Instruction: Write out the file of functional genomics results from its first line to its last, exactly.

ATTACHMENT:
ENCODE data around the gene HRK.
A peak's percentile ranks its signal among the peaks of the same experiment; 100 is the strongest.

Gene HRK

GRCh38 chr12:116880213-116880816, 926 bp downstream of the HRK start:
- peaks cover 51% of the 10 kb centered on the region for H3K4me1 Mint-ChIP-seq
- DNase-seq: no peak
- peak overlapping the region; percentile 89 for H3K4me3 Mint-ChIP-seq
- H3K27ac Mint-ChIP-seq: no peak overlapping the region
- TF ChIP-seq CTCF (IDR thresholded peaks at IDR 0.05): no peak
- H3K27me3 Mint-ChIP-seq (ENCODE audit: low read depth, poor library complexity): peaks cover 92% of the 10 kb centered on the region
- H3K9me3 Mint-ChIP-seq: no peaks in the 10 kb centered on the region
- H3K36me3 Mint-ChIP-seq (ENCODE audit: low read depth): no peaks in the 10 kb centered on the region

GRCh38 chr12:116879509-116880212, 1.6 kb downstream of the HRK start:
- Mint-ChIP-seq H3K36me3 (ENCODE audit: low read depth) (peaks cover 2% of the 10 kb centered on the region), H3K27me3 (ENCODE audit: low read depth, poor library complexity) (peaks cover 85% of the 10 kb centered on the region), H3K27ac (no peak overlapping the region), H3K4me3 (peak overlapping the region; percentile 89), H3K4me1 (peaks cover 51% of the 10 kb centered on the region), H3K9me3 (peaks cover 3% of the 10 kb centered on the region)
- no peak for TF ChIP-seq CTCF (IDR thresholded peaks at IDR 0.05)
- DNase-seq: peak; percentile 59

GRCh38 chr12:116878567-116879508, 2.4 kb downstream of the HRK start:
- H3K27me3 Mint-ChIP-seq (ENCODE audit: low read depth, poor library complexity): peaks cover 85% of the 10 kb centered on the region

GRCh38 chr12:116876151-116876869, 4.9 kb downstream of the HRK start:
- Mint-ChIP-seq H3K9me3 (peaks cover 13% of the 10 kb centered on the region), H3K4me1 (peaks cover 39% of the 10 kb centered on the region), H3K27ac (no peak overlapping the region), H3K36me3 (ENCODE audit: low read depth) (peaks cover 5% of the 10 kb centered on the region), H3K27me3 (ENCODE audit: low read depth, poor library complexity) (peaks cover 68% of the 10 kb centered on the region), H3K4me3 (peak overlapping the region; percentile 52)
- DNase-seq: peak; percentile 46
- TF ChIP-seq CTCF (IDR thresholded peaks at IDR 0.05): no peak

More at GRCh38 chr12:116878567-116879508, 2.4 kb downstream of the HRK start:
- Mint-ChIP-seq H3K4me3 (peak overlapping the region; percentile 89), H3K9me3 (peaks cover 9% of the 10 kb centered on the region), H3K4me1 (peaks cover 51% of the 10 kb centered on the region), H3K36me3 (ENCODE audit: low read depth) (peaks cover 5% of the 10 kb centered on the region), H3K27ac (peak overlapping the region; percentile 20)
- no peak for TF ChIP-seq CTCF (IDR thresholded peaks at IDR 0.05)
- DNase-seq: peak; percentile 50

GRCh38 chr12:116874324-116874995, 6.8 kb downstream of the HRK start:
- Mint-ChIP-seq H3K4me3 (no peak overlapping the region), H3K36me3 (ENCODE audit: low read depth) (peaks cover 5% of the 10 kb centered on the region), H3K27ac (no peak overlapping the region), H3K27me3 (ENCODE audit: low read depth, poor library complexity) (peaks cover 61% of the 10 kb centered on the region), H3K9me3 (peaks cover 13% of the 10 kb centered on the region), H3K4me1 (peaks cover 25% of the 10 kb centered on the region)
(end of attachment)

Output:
ENCODE data around the gene HRK.
A peak's percentile ranks its signal among the peaks of the same experiment; 100 is the strongest.

Gene HRK

GRCh38 chr12:116880213-116880816, 926 bp downstream of the HRK start:
- peaks cover 51% of the 10 kb centered on the region for H3K4me1 Mint-ChIP-seq
- DNase-seq: no peak
- peak overlapping the region; percentile 89 for H3K4me3 Mint-ChIP-seq
- H3K27ac Mint-ChIP-seq: no peak overlapping the region
- TF ChIP-seq CTCF (IDR thresholded peaks at IDR 0.05): no peak
- H3K27me3 Mint-ChIP-seq (ENCODE audit: low read depth, poor library complexity): peaks cover 92% of the 10 kb centered on the region
- H3K9me3 Mint-ChIP-seq: no peaks in the 10 kb centered on the region
- H3K36me3 Mint-ChIP-seq (ENCODE audit: low read depth): no peaks in the 10 kb centered on the region

GRCh38 chr12:116879509-116880212, 1.6 kb downstream of the HRK start:
- Mint-ChIP-seq H3K36me3 (ENCODE audit: low read depth) (peaks cover 2% of the 10 kb centered on the region), H3K27me3 (ENCODE audit: low read depth, poor library complexity) (peaks cover 85% of the 10 kb centered on the region), H3K27ac (no peak overlapping the region), H3K4me3 (peak overlapping the region; percentile 89), H3K4me1 (peaks cover 51% of the 10 kb centered on the region), H3K9me3 (peaks cover 3% of the 10 kb centered on the region)
- no peak for TF ChIP-seq CTCF (IDR thresholded peaks at IDR 0.05)
- DNase-seq: peak; percentile 59

GRCh38 chr12:116878567-116879508, 2.4 kb downstream of the HRK start:
- H3K27me3 Mint-ChIP-seq (ENCODE audit: low read depth, poor library complexity): peaks cover 85% of the 10 kb centered on the region

GRCh38 chr12:116876151-116876869, 4.9 kb downstream of the HRK start:
- Mint-ChIP-seq H3K9me3 (peaks cover 13% of the 10 kb centered on the region), H3K4me1 (peaks cover 39% of the 10 kb centered on the region), H3K27ac (no peak overlapping the region), H3K36me3 (ENCODE audit: low read depth) (peaks cover 5% of the 10 kb centered on the region), H3K27me3 (ENCODE audit: low read depth, poor library complexity) (peaks cover 68% of the 10 kb centered on the region), H3K4me3 (peak overlapping the region; percentile 52)
- DNase-seq: peak; percentile 46
- TF ChIP-seq CTCF (IDR thresholded peaks at IDR 0.05): no peak

More at GRCh38 chr12:116878567-116879508, 2.4 kb downstream of the HRK start:
- Mint-ChIP-seq H3K4me3 (peak overlapping the region; percentile 89), H3K9me3 (peaks cover 9% of the 10 kb centered on the region), H3K4me1 (peaks cover 51% of the 10 kb centered on the region), H3K36me3 (ENCODE audit: low read depth) (peaks cover 5% of the 10 kb centered on the region), H3K27ac (peak overlapping the region; percentile 20)
- no peak for TF ChIP-seq CTCF (IDR thresholded peaks at IDR 0.05)
- DNase-seq: peak; percentile 50

GRCh38 chr12:116874324-116874995, 6.8 kb downstream of the HRK start:
- Mint-ChIP-seq H3K4me3 (no peak overlapping the region), H3K36me3 (ENCODE audit: low read depth) (peaks cover 5% of the 10 kb centered on the region), H3K27ac (no peak overlapping the region), H3K27me3 (ENCODE audit: low read depth, poor library complexity) (peaks cover 61% of the 10 kb centered on the region), H3K9me3 (peaks cover 13% of the 10 kb centered on the region), H3K4me1 (peaks cover 25% of the 10 kb centered on the region)